One Stop Cajun Shop

Le Marché has it all—from specialty meats to hardware—in Vermilion Parish, Louisiana.

One Stop Cajun Shop

September 2021   minute read

By: Al Hebert

New, modern c-stores are popping up around the country. With lots of glass, LED lights and spacious interiors, they are sleek and roomy. Then there are stores like Le Marché in Maurice, Louisiana, that are a throwback—in a good way—to the nostalgic feel that makes visiting a unique experience.

“Le Marché means The Market. When we took it over we wanted to keep the old feel. We wanted customers to step back in time like an old school market. You can buy something to cook for supper or get what you need to build a fence. This was a convenience store before people knew what a convenience store was,” said co-owner Trevor Courville.

Feature image: La Marché’s building has been a store for nearly 100 years, and the owners want to keep the old-time atmosphere—you can buy something to cook for dinner or get what you need to build a fence. Top: Le Marché offers specialty meats, including marinated and raw meats, and Jessi Dubois is the on-site butcher. Bottom: Amy Claire Bourque and Tasha Savoy are Le Marché employees who strive to make sure every customer who walks in the store is treated like family.

Courville and his partner, Scott Bourque, both worked in Louisiana’s oil industry. Things slowed down in 2016, and when the store came up for sale, they bought it. They renamed it and began doing business on January 1, 2017.

“We’re excited to be a part of the community. At a time with COVID, supporting local business in a small community is huge. It’s about people taking care of each other,” Courville said.

It’s one of those places that just makes you feel good when you step through the door. Generations of customers have smelled fresh bread baking as they walked across the worn, wooden floors. The building has been a store for almost a hundred years. Customers will find snacks, tobacco, grocery staples, produce, ice cream, adult beverages and pre-cooked meals, as well as kitchen tools and utensils, cleaning supplies, hardware and even animal feed.

Lady Butcher

One of the things that sets Le Marché apart is the specialty meats offer, which includes a wide range of marinated and raw meats, from pork to beef to chicken. Jessi Dubois is the on-site butcher.

“When I hired Jessi, she fell right into the role. She has done everything I could have asked and more. She likes what she does. People call, and they want to talk to Jessi.”

Dubois is unique in this male-dominated profession. “Around here, I’m the only lady butcher that I know of. At first, it was a little intimidating. It’s a satisfying job and probably the best thing that’s ever happened to me,” she said.

Le Marché’s resident butcher also supplies meat to a satellite market started by co-owner Bourque in Elk City, Oklahoma, where he owns an oilfield company. “We’ve sold more rice pots up there than you can imagine,” said Courville. “We cut the meat here, freeze it and ship it up there. People up there love it.”

Dubois and her coworkers have formed authentic connections with customers. “Jessi is coming up with new ideas each week. Customers want to talk to Monica for deli orders. Our whole team is involved. Everyone is taking care of our customers all the time,” said Courville.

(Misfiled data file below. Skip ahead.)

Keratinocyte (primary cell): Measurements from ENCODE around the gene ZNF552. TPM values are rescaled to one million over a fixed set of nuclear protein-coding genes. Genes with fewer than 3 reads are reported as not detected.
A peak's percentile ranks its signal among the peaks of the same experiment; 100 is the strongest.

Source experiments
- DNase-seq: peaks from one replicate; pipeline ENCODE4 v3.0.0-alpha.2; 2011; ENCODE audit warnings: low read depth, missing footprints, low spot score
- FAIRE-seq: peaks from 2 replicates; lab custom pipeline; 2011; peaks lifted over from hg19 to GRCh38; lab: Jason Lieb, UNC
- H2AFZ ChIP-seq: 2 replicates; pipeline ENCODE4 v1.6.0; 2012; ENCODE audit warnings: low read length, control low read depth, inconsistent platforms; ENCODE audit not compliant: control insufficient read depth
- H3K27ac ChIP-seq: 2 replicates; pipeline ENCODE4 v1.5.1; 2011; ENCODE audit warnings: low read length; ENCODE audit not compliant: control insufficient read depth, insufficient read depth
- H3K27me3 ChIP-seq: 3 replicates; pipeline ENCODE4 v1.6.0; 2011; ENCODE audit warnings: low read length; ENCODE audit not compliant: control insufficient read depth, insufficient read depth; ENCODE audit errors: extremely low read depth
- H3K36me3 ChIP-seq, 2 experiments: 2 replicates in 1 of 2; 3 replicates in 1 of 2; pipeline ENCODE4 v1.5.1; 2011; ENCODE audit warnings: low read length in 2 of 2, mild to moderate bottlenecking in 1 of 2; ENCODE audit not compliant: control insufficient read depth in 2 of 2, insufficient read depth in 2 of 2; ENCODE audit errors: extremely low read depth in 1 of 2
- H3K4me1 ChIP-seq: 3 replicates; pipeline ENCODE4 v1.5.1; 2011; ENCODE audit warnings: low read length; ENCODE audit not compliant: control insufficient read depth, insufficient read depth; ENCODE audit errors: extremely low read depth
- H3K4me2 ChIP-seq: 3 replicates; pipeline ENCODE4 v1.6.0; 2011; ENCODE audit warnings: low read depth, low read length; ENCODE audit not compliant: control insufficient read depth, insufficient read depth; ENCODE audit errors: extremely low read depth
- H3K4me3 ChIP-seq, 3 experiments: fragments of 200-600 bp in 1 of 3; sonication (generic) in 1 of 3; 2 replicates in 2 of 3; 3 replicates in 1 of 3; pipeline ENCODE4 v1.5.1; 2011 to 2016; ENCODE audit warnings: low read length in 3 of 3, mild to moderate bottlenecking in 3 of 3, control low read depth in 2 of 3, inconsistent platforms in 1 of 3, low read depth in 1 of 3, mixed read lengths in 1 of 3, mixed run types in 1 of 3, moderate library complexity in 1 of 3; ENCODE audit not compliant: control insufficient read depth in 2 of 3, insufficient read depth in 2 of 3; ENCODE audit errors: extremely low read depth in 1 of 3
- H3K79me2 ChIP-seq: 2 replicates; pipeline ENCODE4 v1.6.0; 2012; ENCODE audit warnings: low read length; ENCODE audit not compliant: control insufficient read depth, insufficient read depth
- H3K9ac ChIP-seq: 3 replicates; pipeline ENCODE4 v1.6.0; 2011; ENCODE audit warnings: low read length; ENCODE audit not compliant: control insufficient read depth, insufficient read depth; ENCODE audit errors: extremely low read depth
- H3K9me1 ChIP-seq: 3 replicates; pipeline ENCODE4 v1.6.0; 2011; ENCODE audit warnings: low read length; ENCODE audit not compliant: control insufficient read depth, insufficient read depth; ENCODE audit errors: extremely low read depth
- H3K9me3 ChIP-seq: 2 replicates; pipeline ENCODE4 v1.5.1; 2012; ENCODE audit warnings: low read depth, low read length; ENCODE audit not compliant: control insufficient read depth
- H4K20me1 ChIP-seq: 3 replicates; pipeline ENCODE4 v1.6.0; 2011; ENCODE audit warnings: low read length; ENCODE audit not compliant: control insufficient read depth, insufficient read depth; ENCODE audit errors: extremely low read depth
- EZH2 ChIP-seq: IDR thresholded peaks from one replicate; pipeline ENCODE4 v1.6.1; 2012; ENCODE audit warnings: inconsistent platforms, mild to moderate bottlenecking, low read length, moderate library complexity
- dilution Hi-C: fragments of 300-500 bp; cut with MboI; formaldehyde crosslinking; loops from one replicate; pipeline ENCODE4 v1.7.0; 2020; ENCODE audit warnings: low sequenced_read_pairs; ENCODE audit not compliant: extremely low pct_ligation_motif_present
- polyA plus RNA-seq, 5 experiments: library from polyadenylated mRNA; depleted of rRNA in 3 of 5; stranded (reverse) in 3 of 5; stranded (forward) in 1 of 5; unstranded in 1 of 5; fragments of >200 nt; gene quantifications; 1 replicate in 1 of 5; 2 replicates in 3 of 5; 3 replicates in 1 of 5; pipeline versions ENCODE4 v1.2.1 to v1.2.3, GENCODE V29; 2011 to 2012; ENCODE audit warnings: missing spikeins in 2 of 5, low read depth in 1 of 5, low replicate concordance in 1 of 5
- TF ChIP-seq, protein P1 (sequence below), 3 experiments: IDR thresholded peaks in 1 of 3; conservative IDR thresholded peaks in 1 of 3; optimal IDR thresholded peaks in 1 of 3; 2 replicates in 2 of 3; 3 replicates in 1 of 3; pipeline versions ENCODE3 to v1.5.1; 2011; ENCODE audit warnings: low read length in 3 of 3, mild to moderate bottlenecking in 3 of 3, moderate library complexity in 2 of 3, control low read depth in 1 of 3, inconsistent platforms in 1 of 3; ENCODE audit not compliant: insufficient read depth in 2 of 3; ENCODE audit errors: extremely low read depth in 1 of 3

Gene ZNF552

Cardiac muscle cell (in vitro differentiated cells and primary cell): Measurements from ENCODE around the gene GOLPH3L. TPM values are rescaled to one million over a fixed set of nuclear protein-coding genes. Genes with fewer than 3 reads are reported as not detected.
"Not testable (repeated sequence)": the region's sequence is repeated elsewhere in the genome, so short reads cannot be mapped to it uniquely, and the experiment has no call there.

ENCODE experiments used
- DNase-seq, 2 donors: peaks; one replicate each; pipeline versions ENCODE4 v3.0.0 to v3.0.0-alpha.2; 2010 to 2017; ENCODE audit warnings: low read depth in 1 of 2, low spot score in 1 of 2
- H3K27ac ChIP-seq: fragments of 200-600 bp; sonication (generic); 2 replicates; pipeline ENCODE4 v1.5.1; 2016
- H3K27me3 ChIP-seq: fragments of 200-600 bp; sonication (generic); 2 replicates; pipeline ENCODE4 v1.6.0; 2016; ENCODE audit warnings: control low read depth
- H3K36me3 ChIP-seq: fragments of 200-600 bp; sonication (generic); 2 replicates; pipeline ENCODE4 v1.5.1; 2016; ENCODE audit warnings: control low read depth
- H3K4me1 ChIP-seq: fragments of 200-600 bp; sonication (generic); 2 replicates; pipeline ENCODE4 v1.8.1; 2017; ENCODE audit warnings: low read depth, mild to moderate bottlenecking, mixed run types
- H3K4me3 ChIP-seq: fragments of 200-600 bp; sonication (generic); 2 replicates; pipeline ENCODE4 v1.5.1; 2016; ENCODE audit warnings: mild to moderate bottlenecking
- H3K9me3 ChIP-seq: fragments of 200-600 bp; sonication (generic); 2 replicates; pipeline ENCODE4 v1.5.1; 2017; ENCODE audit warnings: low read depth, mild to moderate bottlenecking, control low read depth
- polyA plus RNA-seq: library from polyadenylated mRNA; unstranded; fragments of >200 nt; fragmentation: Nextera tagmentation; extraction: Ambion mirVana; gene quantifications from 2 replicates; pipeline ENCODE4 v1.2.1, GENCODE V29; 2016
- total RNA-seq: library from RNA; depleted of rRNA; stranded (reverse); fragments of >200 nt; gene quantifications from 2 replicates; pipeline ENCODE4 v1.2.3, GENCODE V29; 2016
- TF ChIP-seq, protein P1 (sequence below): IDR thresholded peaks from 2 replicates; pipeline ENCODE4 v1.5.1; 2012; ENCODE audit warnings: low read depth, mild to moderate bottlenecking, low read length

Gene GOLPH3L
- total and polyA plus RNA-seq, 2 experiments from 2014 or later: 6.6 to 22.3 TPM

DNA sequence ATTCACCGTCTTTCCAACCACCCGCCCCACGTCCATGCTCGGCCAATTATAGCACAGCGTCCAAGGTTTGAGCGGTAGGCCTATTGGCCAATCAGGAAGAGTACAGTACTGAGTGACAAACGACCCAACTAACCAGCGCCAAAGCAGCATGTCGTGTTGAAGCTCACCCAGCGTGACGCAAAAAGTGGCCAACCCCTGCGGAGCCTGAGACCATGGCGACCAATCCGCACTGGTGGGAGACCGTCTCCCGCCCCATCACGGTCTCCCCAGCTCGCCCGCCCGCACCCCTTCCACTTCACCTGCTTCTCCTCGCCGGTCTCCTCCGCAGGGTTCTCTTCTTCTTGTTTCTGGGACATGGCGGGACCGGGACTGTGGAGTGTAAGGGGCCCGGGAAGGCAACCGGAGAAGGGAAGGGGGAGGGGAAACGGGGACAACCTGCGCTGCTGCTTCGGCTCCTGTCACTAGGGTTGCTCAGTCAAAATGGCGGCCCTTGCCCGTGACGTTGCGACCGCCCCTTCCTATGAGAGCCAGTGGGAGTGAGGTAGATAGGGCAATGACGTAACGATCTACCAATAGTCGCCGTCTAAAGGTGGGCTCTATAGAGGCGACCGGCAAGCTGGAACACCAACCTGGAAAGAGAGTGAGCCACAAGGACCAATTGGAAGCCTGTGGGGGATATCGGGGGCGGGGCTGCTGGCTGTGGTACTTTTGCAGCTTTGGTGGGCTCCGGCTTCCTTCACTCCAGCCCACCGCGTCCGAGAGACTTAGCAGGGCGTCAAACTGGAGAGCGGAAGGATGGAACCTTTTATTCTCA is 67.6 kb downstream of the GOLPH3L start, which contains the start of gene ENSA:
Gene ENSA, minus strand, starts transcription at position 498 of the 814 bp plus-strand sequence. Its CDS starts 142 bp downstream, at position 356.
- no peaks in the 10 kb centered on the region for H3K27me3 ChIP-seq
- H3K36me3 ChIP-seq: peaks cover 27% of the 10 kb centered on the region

Fresh Bread and Chicken Burgers

This area of Louisiana is considered a food destination, so the competition is stiff. Courville knew the c-store had to have great food, and bread made fresh in the store was a tradition that Courville and his partner wanted to continue.

“Baking fresh bread gives the store a certain feel. It’s an aroma that brings you comfort. An old store like this, it’s important to us how our customers feel. Keeping those traditions that have been going on for a long time is important,” said Courville. “Jalapeño bread is very popular. We get customers who call and just want plain bread with nothing in it. Some people want it with cheese. If you can think of it, we will make it.”

You can buy something to cook for supper or get what you need to build a fence.

Aside from bread, hamburgers are the most popular menu item. “Our customers come in and ask for cheeseburgers made with love.” he said. The buns are perfectly toasted on an old toaster that just seems to fit the nostalgic atmosphere of the store.

Le Marché’s Chicken Burger became a customer favorite just two weeks after landing on the menu.

Courville shared the story: “We process deer. A guy came in and asked me to mix his deer with chicken thighs. He said for us to figure it out. We mixed some seasoning, put it in a casing and made sausage out of it. He came back and said nothing made his deer taste this good. He made a patty out of it, and it was great,” recalled Courville.

Courville simply used the same seasoning and made a chicken patty. “It was just a customer asking for something different. Customers have good ideas; sometimes you just have to listen,” he said. “I like to tell the customers if you’re looking for something, and you can’t find it—don’t leave. We probably have it—from toilet repair to supper, we have it.”

Like so many c-stores, growth is on the agenda. “We’d like to get a full deli and be able to do French fries and Sunday meals. People used to do one plate lunch on Sunday. I want something different like barbecue, pork stew, red beans and rice. With the number of people moving to the area it’s important for us to keep up,” Courville said.

Le Marché is a general store with heart and customers feel it. “This is a place where you can talk to a complete stranger, and soon it feels like you’ve known them all your life.” This is what Cajun Country is all about.

Al Hebert

Al Hebert

Al Hebert is the Gas Station Gourmet, showcasing America’s hidden culinary treasures. Find him at